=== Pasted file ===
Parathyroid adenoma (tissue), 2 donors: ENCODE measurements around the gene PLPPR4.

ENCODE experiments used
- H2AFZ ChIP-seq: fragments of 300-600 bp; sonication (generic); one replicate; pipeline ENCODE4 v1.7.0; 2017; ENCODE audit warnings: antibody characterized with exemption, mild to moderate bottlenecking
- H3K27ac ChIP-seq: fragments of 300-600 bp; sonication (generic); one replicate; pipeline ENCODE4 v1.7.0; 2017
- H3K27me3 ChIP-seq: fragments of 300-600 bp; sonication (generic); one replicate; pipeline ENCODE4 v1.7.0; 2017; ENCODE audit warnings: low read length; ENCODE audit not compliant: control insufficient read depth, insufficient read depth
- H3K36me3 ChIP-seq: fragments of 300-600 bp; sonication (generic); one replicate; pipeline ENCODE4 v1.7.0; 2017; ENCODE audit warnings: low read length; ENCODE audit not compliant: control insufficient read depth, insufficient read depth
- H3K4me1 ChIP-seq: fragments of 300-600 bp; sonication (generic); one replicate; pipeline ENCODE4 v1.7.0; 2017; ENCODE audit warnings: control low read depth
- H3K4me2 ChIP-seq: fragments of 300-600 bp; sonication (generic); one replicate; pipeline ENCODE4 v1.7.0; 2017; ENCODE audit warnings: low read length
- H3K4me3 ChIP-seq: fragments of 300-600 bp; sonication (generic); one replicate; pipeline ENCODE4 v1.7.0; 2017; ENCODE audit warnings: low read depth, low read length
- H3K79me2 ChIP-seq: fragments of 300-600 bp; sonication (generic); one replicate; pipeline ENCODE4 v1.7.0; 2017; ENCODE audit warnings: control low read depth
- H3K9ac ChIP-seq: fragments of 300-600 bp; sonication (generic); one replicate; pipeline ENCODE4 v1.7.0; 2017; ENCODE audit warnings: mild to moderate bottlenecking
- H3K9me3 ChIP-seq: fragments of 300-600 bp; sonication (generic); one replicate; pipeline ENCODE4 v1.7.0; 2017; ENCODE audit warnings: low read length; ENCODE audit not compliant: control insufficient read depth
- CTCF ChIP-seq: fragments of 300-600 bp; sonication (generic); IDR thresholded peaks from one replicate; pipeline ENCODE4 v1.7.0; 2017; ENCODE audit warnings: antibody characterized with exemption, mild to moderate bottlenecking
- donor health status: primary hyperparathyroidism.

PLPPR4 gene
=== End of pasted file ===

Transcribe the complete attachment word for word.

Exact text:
Parathyroid adenoma (tissue), 2 donors: ENCODE measurements around the gene PLPPR4.

ENCODE experiments used
- H2AFZ ChIP-seq: fragments of 300-600 bp; sonication (generic); one replicate; pipeline ENCODE4 v1.7.0; 2017; ENCODE audit warnings: antibody characterized with exemption, mild to moderate bottlenecking
- H3K27ac ChIP-seq: fragments of 300-600 bp; sonication (generic); one replicate; pipeline ENCODE4 v1.7.0; 2017
- H3K27me3 ChIP-seq: fragments of 300-600 bp; sonication (generic); one replicate; pipeline ENCODE4 v1.7.0; 2017; ENCODE audit warnings: low read length; ENCODE audit not compliant: control insufficient read depth, insufficient read depth
- H3K36me3 ChIP-seq: fragments of 300-600 bp; sonication (generic); one replicate; pipeline ENCODE4 v1.7.0; 2017; ENCODE audit warnings: low read length; ENCODE audit not compliant: control insufficient read depth, insufficient read depth
- H3K4me1 ChIP-seq: fragments of 300-600 bp; sonication (generic); one replicate; pipeline ENCODE4 v1.7.0; 2017; ENCODE audit warnings: control low read depth
- H3K4me2 ChIP-seq: fragments of 300-600 bp; sonication (generic); one replicate; pipeline ENCODE4 v1.7.0; 2017; ENCODE audit warnings: low read length
- H3K4me3 ChIP-seq: fragments of 300-600 bp; sonication (generic); one replicate; pipeline ENCODE4 v1.7.0; 2017; ENCODE audit warnings: low read depth, low read length
- H3K79me2 ChIP-seq: fragments of 300-600 bp; sonication (generic); one replicate; pipeline ENCODE4 v1.7.0; 2017; ENCODE audit warnings: control low read depth
- H3K9ac ChIP-seq: fragments of 300-600 bp; sonication (generic); one replicate; pipeline ENCODE4 v1.7.0; 2017; ENCODE audit warnings: mild to moderate bottlenecking
- H3K9me3 ChIP-seq: fragments of 300-600 bp; sonication (generic); one replicate; pipeline ENCODE4 v1.7.0; 2017; ENCODE audit warnings: low read length; ENCODE audit not compliant: control insufficient read depth
- CTCF ChIP-seq: fragments of 300-600 bp; sonication (generic); IDR thresholded peaks from one replicate; pipeline ENCODE4 v1.7.0; 2017; ENCODE audit warnings: antibody characterized with exemption, mild to moderate bottlenecking
- donor health status: primary hyperparathyroidism.

PLPPR4 gene